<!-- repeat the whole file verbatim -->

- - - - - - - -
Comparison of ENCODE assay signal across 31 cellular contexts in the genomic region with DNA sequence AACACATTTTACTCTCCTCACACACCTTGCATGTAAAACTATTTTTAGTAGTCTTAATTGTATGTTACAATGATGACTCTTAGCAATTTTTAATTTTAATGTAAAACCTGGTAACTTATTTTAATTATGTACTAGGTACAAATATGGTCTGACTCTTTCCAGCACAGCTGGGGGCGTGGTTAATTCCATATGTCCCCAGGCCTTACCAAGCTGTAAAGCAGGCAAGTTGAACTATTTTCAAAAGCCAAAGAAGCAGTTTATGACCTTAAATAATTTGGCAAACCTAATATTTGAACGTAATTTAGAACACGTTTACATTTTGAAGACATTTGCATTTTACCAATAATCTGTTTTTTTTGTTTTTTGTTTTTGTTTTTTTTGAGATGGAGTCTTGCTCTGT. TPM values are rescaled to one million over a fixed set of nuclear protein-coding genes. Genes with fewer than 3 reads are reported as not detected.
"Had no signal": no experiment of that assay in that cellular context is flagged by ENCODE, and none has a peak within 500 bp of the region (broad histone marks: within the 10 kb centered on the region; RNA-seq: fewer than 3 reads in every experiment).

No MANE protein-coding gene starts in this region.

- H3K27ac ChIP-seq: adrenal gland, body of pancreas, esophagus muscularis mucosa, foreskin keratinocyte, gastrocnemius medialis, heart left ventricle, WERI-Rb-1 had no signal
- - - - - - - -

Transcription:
Comparison of ENCODE assay signal across 31 cellular contexts in the genomic region with DNA sequence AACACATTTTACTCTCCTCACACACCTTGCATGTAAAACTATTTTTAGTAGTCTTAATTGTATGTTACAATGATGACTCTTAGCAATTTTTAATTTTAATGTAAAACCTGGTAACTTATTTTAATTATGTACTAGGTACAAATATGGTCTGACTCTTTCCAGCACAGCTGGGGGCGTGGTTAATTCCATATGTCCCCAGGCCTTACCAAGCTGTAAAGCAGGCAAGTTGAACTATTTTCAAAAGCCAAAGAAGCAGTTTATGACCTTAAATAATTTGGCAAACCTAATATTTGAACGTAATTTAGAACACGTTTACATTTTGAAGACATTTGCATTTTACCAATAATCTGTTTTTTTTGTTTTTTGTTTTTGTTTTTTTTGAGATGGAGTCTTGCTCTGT. TPM values are rescaled to one million over a fixed set of nuclear protein-coding genes. Genes with fewer than 3 reads are reported as not detected.
"Had no signal": no experiment of that assay in that cellular context is flagged by ENCODE, and none has a peak within 500 bp of the region (broad histone marks: within the 10 kb centered on the region; RNA-seq: fewer than 3 reads in every experiment).

No MANE protein-coding gene starts in this region.

- H3K27ac ChIP-seq: adrenal gland, body of pancreas, esophagus muscularis mucosa, foreskin keratinocyte, gastrocnemius medialis, heart left ventricle, WERI-Rb-1 had no signal